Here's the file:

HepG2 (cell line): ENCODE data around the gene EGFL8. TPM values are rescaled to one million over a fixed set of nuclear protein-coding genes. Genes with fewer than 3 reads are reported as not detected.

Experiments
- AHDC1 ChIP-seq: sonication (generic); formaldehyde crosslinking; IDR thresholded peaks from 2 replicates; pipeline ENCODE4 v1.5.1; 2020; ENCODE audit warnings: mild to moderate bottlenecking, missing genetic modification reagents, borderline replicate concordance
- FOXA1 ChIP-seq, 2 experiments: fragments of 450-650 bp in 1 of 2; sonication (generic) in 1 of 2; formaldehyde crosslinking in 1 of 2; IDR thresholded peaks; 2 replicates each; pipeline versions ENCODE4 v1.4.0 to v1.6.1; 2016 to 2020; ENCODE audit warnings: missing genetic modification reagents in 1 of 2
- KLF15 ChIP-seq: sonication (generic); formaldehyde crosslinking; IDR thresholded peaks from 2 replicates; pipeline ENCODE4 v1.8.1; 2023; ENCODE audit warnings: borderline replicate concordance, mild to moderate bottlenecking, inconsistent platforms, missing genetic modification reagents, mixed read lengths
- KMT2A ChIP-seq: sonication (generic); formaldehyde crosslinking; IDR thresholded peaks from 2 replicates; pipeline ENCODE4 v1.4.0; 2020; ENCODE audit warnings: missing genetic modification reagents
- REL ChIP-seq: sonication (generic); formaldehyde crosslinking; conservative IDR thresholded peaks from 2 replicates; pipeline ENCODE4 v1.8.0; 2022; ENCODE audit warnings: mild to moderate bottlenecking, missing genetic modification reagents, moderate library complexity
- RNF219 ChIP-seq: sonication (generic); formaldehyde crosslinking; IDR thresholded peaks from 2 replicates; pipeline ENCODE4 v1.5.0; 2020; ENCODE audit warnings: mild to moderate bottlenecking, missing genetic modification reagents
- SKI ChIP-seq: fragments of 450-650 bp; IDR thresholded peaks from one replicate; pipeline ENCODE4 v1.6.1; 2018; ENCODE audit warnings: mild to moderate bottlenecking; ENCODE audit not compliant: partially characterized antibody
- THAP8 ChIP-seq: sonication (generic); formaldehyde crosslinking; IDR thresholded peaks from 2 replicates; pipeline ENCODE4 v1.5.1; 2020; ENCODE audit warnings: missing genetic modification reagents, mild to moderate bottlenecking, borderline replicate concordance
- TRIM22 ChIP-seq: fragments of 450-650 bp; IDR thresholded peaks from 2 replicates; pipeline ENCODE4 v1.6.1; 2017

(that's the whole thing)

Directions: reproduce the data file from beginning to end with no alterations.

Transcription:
HepG2 (cell line): ENCODE data around the gene EGFL8. TPM values are rescaled to one million over a fixed set of nuclear protein-coding genes. Genes with fewer than 3 reads are reported as not detected.

Experiments
- AHDC1 ChIP-seq: sonication (generic); formaldehyde crosslinking; IDR thresholded peaks from 2 replicates; pipeline ENCODE4 v1.5.1; 2020; ENCODE audit warnings: mild to moderate bottlenecking, missing genetic modification reagents, borderline replicate concordance
- FOXA1 ChIP-seq, 2 experiments: fragments of 450-650 bp in 1 of 2; sonication (generic) in 1 of 2; formaldehyde crosslinking in 1 of 2; IDR thresholded peaks; 2 replicates each; pipeline versions ENCODE4 v1.4.0 to v1.6.1; 2016 to 2020; ENCODE audit warnings: missing genetic modification reagents in 1 of 2
- KLF15 ChIP-seq: sonication (generic); formaldehyde crosslinking; IDR thresholded peaks from 2 replicates; pipeline ENCODE4 v1.8.1; 2023; ENCODE audit warnings: borderline replicate concordance, mild to moderate bottlenecking, inconsistent platforms, missing genetic modification reagents, mixed read lengths
- KMT2A ChIP-seq: sonication (generic); formaldehyde crosslinking; IDR thresholded peaks from 2 replicates; pipeline ENCODE4 v1.4.0; 2020; ENCODE audit warnings: missing genetic modification reagents
- REL ChIP-seq: sonication (generic); formaldehyde crosslinking; conservative IDR thresholded peaks from 2 replicates; pipeline ENCODE4 v1.8.0; 2022; ENCODE audit warnings: mild to moderate bottlenecking, missing genetic modification reagents, moderate library complexity
- RNF219 ChIP-seq: sonication (generic); formaldehyde crosslinking; IDR thresholded peaks from 2 replicates; pipeline ENCODE4 v1.5.0; 2020; ENCODE audit warnings: mild to moderate bottlenecking, missing genetic modification reagents
- SKI ChIP-seq: fragments of 450-650 bp; IDR thresholded peaks from one replicate; pipeline ENCODE4 v1.6.1; 2018; ENCODE audit warnings: mild to moderate bottlenecking; ENCODE audit not compliant: partially characterized antibody
- THAP8 ChIP-seq: sonication (generic); formaldehyde crosslinking; IDR thresholded peaks from 2 replicates; pipeline ENCODE4 v1.5.1; 2020; ENCODE audit warnings: missing genetic modification reagents, mild to moderate bottlenecking, borderline replicate concordance
- TRIM22 ChIP-seq: fragments of 450-650 bp; IDR thresholded peaks from 2 replicates; pipeline ENCODE4 v1.6.1; 2017